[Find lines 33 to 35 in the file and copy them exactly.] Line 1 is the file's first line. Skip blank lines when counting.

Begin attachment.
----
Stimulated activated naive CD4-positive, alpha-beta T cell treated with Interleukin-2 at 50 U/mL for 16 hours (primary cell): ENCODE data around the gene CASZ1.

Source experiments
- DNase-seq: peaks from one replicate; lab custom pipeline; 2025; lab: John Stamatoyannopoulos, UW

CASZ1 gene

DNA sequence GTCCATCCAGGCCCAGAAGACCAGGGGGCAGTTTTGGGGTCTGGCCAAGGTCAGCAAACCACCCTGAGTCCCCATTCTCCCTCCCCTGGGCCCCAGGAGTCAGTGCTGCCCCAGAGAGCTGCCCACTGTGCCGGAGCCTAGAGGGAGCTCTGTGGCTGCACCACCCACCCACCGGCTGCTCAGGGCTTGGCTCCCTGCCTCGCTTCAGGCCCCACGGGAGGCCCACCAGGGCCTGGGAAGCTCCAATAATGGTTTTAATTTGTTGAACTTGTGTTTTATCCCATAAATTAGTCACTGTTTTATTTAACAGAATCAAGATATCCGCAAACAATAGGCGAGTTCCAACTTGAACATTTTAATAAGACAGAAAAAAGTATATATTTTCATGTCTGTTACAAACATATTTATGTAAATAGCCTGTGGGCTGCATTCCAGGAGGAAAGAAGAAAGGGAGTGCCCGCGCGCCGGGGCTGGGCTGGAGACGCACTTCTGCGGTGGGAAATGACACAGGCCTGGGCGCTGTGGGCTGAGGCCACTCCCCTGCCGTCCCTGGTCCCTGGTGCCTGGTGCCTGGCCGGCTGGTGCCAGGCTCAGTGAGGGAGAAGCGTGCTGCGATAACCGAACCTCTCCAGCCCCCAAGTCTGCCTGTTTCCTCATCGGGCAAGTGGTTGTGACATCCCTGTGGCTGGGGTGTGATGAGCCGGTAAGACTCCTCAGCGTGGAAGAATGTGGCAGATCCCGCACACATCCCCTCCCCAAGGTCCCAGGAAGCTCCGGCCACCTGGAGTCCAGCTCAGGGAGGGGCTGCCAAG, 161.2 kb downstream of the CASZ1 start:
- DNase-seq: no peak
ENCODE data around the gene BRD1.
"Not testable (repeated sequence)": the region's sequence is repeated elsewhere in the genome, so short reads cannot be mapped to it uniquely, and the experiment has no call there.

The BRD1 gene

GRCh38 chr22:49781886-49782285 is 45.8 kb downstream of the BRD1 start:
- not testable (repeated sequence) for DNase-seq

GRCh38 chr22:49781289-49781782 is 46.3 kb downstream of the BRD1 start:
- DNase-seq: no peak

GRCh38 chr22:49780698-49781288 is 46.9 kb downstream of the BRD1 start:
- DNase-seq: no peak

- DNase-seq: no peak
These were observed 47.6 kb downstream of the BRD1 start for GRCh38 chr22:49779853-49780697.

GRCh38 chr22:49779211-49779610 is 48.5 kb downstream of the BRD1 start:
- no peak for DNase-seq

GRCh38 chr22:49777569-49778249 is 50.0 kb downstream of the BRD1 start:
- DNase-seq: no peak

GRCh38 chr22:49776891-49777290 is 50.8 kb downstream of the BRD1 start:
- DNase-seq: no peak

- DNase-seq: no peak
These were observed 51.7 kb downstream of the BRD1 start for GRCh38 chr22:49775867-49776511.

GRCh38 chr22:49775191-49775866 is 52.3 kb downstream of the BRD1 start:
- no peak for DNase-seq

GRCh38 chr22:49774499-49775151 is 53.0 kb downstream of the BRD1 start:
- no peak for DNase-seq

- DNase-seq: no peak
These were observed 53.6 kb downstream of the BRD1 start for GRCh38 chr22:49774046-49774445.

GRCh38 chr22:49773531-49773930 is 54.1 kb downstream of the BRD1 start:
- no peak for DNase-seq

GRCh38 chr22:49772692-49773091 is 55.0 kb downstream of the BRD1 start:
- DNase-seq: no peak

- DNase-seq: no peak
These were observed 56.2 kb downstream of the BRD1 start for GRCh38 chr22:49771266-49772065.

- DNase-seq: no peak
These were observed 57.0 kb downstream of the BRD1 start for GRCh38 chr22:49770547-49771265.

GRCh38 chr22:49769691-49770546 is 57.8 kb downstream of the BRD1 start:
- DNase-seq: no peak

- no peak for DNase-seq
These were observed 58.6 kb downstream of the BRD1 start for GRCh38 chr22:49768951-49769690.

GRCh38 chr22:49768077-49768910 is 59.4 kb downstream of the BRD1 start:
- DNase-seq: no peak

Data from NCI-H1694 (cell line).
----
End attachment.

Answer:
- no peak for DNase-seq

GRCh38 chr22:49772692-49773091 is 55.0 kb downstream of the BRD1 start:
- DNase-seq: no peak